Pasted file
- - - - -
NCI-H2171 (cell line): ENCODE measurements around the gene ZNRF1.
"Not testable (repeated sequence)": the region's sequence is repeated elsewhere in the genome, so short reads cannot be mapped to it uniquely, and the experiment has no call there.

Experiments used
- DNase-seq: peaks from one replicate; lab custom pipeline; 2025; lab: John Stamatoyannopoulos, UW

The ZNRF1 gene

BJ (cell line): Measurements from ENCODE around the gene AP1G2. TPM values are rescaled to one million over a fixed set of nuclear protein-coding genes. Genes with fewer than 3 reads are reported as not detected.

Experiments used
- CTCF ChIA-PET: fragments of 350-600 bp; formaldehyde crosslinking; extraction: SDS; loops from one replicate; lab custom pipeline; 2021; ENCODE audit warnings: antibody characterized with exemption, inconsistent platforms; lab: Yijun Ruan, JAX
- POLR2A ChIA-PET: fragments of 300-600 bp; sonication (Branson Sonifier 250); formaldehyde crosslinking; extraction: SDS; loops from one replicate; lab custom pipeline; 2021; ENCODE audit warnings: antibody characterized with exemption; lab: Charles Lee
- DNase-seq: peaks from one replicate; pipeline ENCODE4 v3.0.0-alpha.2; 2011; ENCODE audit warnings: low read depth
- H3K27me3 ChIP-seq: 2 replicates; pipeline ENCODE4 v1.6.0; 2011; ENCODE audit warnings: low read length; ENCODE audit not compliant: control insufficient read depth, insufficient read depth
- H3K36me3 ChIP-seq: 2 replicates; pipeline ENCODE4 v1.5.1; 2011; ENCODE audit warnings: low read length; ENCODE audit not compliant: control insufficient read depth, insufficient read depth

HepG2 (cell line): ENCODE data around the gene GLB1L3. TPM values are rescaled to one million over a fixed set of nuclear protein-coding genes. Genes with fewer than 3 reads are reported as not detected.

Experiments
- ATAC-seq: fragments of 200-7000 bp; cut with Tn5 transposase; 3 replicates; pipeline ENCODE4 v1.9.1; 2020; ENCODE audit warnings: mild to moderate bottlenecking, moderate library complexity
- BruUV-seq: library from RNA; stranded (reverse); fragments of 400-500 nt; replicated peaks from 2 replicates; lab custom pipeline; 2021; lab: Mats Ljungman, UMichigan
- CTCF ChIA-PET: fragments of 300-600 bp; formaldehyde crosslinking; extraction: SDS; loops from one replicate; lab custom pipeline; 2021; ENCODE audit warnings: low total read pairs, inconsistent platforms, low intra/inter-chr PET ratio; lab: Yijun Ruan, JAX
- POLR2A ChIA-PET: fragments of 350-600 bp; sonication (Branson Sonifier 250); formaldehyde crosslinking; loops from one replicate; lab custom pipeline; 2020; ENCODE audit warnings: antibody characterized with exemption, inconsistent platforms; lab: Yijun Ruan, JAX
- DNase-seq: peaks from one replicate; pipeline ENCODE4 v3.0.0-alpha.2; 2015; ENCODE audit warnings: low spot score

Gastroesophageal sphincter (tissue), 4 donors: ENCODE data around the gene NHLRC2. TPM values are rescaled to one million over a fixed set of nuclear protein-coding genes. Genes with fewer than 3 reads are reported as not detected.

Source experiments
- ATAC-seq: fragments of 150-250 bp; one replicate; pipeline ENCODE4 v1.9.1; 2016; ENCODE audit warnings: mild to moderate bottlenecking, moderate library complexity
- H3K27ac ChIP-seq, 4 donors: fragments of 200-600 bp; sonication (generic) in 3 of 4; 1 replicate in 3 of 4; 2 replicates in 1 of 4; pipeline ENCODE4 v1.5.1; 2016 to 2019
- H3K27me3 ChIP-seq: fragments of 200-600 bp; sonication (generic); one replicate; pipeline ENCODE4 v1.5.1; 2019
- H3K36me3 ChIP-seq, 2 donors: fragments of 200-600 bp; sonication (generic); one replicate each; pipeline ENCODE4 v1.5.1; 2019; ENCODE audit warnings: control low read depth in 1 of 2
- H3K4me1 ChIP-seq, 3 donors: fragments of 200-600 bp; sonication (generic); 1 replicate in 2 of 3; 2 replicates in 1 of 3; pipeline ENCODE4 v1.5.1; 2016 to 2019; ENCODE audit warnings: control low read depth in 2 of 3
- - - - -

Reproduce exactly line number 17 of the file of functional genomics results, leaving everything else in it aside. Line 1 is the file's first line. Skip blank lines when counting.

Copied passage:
- CTCF ChIA-PET: fragments of 300-600 bp; formaldehyde crosslinking; extraction: SDS; loops from one replicate; lab custom pipeline; 2021; ENCODE audit warnings: low total read pairs, inconsistent platforms, low intra/inter-chr PET ratio; lab: Yijun Ruan, JAX